Anxiety about visiting the dentist is probably one of the commonest worries. However it is just that – a worry – for most people. A minority though do suffer from a genuine phobia of dentists, but what exactly is dental phobia? Before answering that question it is probably more worthwhile to answer the general question, namely what is a phobia?
Phobias and their Causes
A phobia can be defined as an anxiety disorder that manifests itself in an irrational fear of objects, activities and situations. The emphasis should be on the word irrational as in reality there should be no reason why people should possess such heightened fear. Not just that, phobias force people to alter their behaviour in such a way as to avoid the one thing they most fear.
Types of Phobia
Phobias come in all forms, but they can be grouped together into two types – Specific phobias and Social phobias. The latter as might be expected covers fears related to social situations, whereby people maybe fearful of looking clumsy or silly. Specific phobias cover such things as fear of animals, heights, blood, plane travel and dentists.
Causes of Phobias
The old saying ‘once bitten twice shy’ is an apt description of how a phobia is thought to develop. A person bitten by a dog after stroking it for instance can react in one of two ways, either stroke the animal again or avoid it. If the person avoids not just the original dog but all dogs, then the phobia develops. In short, it only takes one original stimulus to cause people to become ‘shy of’ or avoid that stimulus and anything like it or associated with it in the future. Phobias are learned.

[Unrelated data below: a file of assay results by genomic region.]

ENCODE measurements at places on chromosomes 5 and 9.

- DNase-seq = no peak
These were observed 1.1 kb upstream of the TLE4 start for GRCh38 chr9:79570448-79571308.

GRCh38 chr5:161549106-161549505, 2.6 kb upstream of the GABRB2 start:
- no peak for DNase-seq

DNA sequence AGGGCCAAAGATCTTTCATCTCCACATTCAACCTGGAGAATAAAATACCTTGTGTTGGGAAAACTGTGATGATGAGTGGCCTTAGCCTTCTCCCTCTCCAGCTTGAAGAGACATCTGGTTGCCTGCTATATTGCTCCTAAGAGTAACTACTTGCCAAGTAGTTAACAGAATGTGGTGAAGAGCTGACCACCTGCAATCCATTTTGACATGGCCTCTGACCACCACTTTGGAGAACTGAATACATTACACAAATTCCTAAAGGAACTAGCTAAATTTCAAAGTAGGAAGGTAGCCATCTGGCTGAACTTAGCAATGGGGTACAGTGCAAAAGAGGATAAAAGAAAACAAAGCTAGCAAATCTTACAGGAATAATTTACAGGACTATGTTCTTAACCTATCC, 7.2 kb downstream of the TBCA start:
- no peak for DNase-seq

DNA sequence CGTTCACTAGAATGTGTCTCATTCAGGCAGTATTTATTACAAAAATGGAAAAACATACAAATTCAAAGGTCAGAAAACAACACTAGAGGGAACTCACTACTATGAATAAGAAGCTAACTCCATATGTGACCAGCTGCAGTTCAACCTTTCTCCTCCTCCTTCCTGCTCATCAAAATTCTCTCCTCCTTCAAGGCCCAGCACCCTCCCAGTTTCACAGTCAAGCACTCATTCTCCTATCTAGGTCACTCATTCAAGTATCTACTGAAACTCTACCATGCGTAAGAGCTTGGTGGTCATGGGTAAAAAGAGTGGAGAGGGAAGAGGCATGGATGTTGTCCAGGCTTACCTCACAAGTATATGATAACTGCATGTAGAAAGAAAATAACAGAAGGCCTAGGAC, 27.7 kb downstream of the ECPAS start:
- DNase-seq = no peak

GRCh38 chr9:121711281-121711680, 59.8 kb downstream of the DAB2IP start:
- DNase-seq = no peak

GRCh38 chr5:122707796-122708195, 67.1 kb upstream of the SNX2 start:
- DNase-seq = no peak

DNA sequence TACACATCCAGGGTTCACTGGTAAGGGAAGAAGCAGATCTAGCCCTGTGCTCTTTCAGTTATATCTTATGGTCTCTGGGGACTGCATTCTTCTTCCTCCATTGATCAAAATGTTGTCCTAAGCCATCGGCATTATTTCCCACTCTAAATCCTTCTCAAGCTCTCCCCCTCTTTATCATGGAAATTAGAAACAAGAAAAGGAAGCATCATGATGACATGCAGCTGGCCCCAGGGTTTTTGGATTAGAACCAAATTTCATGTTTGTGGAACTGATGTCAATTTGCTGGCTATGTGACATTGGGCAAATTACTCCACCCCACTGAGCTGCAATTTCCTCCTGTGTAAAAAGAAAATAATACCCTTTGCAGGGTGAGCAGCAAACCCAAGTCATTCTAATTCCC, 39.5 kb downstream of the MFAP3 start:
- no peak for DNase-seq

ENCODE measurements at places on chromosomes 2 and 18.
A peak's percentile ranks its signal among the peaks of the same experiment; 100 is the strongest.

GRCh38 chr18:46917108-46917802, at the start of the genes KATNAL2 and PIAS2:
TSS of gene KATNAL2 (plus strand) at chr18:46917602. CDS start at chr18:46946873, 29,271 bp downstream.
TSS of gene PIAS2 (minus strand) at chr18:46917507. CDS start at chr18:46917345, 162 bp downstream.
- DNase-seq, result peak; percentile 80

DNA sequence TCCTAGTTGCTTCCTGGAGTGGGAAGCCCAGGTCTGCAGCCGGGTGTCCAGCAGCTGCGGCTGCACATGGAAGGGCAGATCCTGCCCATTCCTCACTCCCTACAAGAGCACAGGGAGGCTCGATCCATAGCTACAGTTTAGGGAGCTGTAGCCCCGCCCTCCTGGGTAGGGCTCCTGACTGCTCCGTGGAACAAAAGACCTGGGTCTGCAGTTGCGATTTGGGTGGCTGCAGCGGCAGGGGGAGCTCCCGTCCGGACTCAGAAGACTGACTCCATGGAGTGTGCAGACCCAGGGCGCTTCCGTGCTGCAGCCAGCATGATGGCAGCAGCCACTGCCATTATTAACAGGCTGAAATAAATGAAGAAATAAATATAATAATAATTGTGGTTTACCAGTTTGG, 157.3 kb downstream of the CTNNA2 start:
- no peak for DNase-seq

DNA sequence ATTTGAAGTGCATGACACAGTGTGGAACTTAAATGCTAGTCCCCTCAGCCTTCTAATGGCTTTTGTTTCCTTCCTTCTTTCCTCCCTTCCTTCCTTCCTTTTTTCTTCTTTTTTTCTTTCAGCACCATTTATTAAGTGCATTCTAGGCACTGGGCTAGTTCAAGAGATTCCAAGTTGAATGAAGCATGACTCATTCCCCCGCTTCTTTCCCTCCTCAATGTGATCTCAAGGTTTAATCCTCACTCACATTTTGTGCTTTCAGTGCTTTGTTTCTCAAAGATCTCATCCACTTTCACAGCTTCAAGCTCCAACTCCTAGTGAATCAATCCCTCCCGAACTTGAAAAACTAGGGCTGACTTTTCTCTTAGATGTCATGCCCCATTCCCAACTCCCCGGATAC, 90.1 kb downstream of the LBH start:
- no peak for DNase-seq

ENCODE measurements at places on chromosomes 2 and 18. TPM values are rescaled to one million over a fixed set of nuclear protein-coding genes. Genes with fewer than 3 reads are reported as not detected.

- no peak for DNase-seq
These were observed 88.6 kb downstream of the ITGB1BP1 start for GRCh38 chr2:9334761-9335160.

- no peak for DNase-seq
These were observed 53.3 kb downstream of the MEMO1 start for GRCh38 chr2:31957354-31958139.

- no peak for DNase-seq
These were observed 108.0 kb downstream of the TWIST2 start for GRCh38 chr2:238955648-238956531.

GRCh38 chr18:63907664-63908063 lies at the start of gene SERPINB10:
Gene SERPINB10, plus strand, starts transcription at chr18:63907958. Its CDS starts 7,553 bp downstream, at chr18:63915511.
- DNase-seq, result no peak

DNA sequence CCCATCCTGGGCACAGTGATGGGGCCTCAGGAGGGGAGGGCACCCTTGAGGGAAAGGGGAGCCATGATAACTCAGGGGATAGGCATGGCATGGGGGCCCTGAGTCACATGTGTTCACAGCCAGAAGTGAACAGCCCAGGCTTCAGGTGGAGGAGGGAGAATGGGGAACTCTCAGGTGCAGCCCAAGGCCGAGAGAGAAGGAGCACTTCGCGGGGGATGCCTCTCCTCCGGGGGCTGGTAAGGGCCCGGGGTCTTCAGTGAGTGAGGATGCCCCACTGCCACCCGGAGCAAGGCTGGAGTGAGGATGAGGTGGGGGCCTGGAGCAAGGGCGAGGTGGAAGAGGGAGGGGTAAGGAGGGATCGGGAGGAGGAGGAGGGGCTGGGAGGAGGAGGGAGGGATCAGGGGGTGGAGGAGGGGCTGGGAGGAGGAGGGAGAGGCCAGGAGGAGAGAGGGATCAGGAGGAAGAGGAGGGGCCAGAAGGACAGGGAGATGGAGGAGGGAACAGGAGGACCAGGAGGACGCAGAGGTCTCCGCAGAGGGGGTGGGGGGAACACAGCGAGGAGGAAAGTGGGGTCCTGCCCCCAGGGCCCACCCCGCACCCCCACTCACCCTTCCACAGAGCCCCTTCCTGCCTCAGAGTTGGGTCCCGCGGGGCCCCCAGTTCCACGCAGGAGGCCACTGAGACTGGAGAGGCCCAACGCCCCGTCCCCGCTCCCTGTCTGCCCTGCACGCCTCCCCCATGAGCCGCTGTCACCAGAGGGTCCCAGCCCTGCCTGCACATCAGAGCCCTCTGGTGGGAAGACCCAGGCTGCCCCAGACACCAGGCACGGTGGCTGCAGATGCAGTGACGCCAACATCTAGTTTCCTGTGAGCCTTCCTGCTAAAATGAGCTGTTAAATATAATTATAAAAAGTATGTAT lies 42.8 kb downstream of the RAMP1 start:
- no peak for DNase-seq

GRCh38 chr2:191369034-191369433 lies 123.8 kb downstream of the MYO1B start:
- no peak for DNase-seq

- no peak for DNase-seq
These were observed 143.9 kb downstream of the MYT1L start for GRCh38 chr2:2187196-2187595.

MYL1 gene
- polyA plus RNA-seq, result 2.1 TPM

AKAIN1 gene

Consequently, dental phobia would show as fear not just of the dentist, but the surgery and probably anything connected with the dentist from the building to the drill.
As well as avoidance behaviour, phobics will exhibit a number of physiological symptoms as well as psychological behaviours. These include increased heart rate, sweaty palms, skin feeling cold and breathlessness. It is also possible that a phobic will suffer a panic attack; this and other symptoms can even be brought on by simply thinking about the object or situation.
In the case of dental phobia, patients will generally suffer their dental problem until such time that the ‘dental problem’ is more overwhelming than fear itself.
Causes of Dental Phobia
The original stimulus causing the dental phobia will probably never be known; it also often occurs in childhood. However the commonest causes are: bad experiences, uncaring dentists and humiliation or humiliating remarks made by a dentist or some other professional working at the premises. One other way of developing a phobia (although not very common) is via vicarious learning. That is, seeing other people being scared of the dentist.
Treating Dental Phobia
This can be a long process as there may not be just one thing that is causing the irrational behaviour. In order to cure it, patients are best dealt with by psychological therapists who specialise in treating anxiety disorders. In general though, treatment involves the individual re-learning the maladaptive behaviour. It can be done in two ways. First using a technique called desensitisation – a gradual reduction in fear; second (and more drastic) by flooding – literally forcing the person to cope with the object or situation till the fear subsides.
At Harley Street Dental we take the time to listen to our patient’s fears and we will make sure not to force them into something they are not ready. Our staff are friendly and patient, and we have a number of service for patients who may hold with is a common fear of the dentist.
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